We spoke to Alise Mihai, aesthetic skin practitioner at Skin+IQ Clinic to work out what’s what.
What is a face toner and how can it benefit skin?
“The primary purpose of a toner is to remove any excess oil, dirt and impurities that may have been left on your skin after cleansing,” says Alise. It can also help to lift away any residue left behind by your cleanser. “This prepares skin for a much better serum or moisturiser absorption and it should also help to restore your skin’s PH balance [which can be disrupted when cleansing].”
But because we love an opportunity to level-up our skincare steps, most toners come with additional benefits that can help skin. “You can now find a toner suitable for all kinds of skin types and many different individual needs,” says Alise. “You can find toners with various active ingredients incorporated to target different skin concerns.” For instance, a toner with salicylic acid (such as Obaig’s Pore Therapy) can help to calm spots, a toner with exfoliating acids (such as Pixi’s Glow Tonic) can help smooth and brighten skin and a toner with nourishing ingredients like honey can help to soothe sensitivity – all of which can help to improve the texture and appearance of skin.
Who is a toner best for?
“A toner is particularly helpful if you have oily and acne prone skin,” says Alise, but anyone can benefit from one, especially if you choose one tailored to your skin concerns.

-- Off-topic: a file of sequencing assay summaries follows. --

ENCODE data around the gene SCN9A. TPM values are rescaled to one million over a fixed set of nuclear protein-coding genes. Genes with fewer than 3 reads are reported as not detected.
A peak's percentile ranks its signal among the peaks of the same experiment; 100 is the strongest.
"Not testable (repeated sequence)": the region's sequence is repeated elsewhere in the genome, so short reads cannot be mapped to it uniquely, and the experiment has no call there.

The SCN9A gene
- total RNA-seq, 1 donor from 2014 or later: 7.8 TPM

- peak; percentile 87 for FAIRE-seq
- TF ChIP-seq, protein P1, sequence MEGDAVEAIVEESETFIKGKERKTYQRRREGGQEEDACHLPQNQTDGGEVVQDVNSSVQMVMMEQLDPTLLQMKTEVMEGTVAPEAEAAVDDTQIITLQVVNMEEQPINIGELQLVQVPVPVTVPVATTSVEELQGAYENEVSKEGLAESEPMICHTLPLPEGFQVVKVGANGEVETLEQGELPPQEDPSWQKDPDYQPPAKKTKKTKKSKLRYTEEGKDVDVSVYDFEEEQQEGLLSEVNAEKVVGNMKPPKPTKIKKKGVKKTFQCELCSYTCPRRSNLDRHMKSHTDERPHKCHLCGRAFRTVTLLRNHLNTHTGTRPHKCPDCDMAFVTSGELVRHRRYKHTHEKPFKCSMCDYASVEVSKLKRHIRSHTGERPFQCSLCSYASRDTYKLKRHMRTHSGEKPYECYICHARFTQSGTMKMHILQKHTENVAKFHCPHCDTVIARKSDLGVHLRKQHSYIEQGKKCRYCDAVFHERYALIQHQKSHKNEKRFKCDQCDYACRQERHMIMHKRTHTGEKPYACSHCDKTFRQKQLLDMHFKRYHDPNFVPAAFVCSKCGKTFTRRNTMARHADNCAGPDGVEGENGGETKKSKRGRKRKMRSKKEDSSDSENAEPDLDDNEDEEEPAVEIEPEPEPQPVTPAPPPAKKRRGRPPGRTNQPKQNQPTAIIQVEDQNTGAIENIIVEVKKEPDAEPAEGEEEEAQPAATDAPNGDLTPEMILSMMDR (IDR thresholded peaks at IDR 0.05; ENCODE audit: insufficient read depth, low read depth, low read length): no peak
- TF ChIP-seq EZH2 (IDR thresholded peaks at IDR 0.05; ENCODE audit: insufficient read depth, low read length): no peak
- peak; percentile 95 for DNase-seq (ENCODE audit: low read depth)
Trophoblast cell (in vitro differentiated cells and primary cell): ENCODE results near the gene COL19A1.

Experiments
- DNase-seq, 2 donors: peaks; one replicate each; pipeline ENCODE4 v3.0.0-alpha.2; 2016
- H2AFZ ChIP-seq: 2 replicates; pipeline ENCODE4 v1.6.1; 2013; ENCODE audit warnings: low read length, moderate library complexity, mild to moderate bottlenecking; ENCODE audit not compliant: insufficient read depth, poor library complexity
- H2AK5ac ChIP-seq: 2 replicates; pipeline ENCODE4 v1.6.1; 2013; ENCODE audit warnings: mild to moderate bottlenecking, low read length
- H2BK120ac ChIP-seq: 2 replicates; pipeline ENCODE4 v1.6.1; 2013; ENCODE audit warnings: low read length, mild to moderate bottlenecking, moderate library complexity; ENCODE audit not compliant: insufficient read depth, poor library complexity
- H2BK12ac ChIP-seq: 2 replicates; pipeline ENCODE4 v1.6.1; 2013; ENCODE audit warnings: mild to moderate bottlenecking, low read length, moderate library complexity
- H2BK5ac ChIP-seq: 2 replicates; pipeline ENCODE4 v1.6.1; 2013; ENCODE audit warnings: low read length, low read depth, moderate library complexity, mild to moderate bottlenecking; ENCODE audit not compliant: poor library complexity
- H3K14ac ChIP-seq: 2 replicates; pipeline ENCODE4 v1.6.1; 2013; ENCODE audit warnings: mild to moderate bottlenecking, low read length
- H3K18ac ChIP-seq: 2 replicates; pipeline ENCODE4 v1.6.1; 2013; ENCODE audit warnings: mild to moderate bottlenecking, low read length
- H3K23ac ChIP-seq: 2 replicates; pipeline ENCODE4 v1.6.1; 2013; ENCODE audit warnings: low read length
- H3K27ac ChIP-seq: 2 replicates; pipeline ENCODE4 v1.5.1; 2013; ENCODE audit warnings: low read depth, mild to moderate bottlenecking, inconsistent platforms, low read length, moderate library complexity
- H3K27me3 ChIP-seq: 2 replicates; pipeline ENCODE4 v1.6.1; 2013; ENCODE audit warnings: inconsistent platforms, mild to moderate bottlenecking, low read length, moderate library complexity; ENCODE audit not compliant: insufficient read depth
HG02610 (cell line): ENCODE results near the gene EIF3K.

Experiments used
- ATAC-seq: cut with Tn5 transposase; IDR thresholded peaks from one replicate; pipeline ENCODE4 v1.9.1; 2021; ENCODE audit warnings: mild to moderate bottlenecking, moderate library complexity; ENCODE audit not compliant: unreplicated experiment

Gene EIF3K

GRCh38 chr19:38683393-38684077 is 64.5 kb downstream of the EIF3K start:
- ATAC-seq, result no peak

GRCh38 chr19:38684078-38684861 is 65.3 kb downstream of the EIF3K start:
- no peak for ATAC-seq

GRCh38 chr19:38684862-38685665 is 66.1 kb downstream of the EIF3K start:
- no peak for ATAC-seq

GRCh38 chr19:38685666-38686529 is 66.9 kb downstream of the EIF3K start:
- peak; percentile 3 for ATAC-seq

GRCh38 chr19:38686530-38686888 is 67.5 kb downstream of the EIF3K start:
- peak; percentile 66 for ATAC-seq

How/when to use a toner?
“Apply it straight after cleansing as most people don’t know that active ingredients (like vitamin C, retinol and glycolic acids) in skincare products work better when applied onto moist skin,” says Alise. Then leave it to sink in before applying next steps like a serum and face cream.
A history on toners
A bit of background: when toners first arrived on the skincare scene, they tended to be very harsh and packed with drying alcohol to reduce oil production. “Decades ago we used to wash our faces and bodies with lye-based soaps, which left residues on our skin, so toners were used to remove that excess scum,” explains Alise. “They were first made with rosewater, however later alcohol was incorporated as it removed the residue much better. It was then also discovered that alcohol helped with spots due to its drying and antibacterial properties. So toners were around long before they were called ‘toners’ and long before they started gaining mass popularity in the 1980’s. Instead, they used to be called Skin Tonics and Astringents. They were usually quite harsh with perfumes, ammonia and alcohol as women were looking for something that would help tighten facial muscles and that’s exactly how toners were advertised – to give life to tired facial muscles, and all those harsh ingredients had a tightening effect – unfortunately short lasting,” Alise adds. But toners have come on a long way since then.
Do we really need a toner?
“Is a toner a 100% necessary part of your skin care routine? Probably not. But it can make you feel like your skin has had an extra boost, so the choice is yours,” says Alise. “Personally I think if you have acne prone and oily skin then a toner should definitely be the second step in your everyday routine.”